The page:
Ghostface Killah: The Big Doe Rehab (2007, Def Jam): I actually bought this when it came out, but was too busy to play it, then when I finally did it freaked out, unplayable. Now it looks like Rhapsody's copy is missing three cuts ("Supa Gfk," "I'll Die for You," "Shakey Dog Starring Lolita" -- first time I've noticed this; is it common to hold back?). This seeds an irritation factor that grows fast as they lay down the gangsta shit -- "Walk Around" hits too close for my comfort, although it and the preceding "We Celebrate" are musical highpoints. I haven't done the numbers yet, but I suspect that hip-hop is down on my list this year. This has a blustering sound to it, with choice samples, hopping beats, lots of bullshit blather. B+(***)
Amy Winehouse: Back to Black (2007, Universal): Starts off with two pretty great songs -- "Rehab" and "You Know I'm No Good" -- and packs on a second take of the latter for a closer, like Lily Allen did with "Smile." In between only the title song comes close -- "Wake Up Alone" has some promise, but doesn't deliver. I hear she's a notorious reprobate, which in my book doesn't count for much unless she can turn it into worthwhile music. She does have a distinctive voice, although reports of her jazz phrasing are, shall we say, exaggerated. B+(**)
Feist: The Reminder (2007, Cherry Tree/Interscope): That would be Leslie Feist, soft-voiced Canadian singer-songwriter. Half spare ballads, little more than guitar and voice, not witty or clever enough to get my attention. The other half pick up the pace a bit, as with the gospel touches on "Sea Lion Woman" and the horns on "1234," and that helps a lot. B
Sharon Jones & the Dap-Kings: 100 Days, 100 Nights (2007, Daptone): I'm a sucker for old-fashioned soul, especially with a voice like Jones has, but this never quite rose above the ordinary, and hit a confusing stretch in the middle, as if entertaining a foray into progressive territory. Didn't do anything with it, and it didn't stick. B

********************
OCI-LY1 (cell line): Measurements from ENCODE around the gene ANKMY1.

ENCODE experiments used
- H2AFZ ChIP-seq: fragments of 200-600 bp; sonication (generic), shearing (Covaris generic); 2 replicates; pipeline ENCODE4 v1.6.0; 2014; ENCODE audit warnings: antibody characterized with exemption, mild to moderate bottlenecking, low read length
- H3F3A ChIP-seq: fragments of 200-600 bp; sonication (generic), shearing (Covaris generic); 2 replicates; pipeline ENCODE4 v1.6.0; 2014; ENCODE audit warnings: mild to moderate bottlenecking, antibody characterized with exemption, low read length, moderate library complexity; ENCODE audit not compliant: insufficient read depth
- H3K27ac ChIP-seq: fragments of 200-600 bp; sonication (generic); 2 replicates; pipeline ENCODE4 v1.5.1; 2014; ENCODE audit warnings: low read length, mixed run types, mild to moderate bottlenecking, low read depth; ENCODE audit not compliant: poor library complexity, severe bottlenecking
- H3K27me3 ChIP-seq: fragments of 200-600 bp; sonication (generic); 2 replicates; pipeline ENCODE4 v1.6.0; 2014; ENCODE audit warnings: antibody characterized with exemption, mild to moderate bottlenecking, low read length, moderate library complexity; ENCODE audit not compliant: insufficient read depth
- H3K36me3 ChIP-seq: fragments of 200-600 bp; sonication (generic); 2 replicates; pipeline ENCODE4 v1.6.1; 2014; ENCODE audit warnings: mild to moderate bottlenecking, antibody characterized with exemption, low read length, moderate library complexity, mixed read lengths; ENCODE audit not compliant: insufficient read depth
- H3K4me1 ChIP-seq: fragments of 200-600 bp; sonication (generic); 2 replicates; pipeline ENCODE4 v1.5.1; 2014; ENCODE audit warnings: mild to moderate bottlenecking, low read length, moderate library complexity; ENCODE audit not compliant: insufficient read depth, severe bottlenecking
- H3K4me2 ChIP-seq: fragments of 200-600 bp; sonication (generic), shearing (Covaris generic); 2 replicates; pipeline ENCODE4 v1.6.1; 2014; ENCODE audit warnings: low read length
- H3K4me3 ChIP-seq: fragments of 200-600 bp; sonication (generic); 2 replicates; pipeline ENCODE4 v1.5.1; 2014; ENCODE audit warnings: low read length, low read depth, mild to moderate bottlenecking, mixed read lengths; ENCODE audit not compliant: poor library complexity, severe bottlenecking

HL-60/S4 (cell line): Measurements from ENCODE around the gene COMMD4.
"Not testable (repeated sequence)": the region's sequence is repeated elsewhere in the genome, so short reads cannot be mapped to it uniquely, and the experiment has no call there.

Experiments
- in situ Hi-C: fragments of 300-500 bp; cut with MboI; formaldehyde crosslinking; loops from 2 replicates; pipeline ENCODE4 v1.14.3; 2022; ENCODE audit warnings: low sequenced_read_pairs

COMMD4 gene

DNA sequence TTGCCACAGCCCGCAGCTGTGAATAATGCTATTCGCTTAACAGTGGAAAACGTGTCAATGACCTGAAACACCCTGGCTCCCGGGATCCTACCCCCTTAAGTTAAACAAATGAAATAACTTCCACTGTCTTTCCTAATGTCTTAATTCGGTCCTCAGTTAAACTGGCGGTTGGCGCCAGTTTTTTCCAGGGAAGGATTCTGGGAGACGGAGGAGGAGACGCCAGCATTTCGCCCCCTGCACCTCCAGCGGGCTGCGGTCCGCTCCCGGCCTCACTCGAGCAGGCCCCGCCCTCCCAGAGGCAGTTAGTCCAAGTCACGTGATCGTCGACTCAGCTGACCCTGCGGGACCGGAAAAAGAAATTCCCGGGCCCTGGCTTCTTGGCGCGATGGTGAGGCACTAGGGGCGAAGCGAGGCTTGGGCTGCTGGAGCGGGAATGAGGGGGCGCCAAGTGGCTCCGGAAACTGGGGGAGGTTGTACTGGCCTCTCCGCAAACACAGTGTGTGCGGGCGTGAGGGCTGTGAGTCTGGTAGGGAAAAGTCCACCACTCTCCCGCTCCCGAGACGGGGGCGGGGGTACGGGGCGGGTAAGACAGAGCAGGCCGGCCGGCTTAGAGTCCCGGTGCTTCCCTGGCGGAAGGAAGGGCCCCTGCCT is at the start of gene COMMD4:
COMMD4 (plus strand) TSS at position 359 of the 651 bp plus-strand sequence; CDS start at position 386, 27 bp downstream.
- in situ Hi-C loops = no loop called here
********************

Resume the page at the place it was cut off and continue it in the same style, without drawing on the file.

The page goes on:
Mavis Staples: We'll Never Turn Back (2007, Anti-): The cover photo is the first sign that this invokes the civil rights movement. The first song is JB Lenoir's "Down in Mississippi," good for context setting up two old warhorses: "Eyes on the Prize" and "We Shall Not Be Moved." Other trad songs like "This Little Light of Mine" and "Jesus Is on the Main Line" are adapted to powerful effect. Ry Cooder produced, added things to the songs, and no doubt is the reason the music remains so spare and muscular. With Staples' firm voice, the whole record broadcasts strength and determination. A
Ry Cooder: My Name Is Buddy (2007, Nonesuch): Tales of Buddy Red Cat, Lefty Mouse, Reverend Tom Toad: Cooder's been mining Americana since the early 1970s, so these originals attempt to put some back. That Cooder's imagined past is leftist reminds me of things that I'd almost forgotten and that most never knew. It's a fit past for a future we're not likely to enjoy. B+(***)
The Fall: Reformation: Post TLC (2007, Narnack): After 30 years and at least as many records, you'd think they'd have a following, but when I couldn't find this behind all the Fall Out Boy albums at Best Buy, I was told that it had been dropped from the store inventory a month or so after it came out. Needless to say, they didn't have any of their others either, not even the best-ofs that concentrate and elevate their basic sonic trademark riff. This does the same, less consistently of course, but close enough and with a few curves tossed in, one sung by leader Mark Smith's wife, keyboardist Elena Poulou, in sort of a Kim Gordon move. A-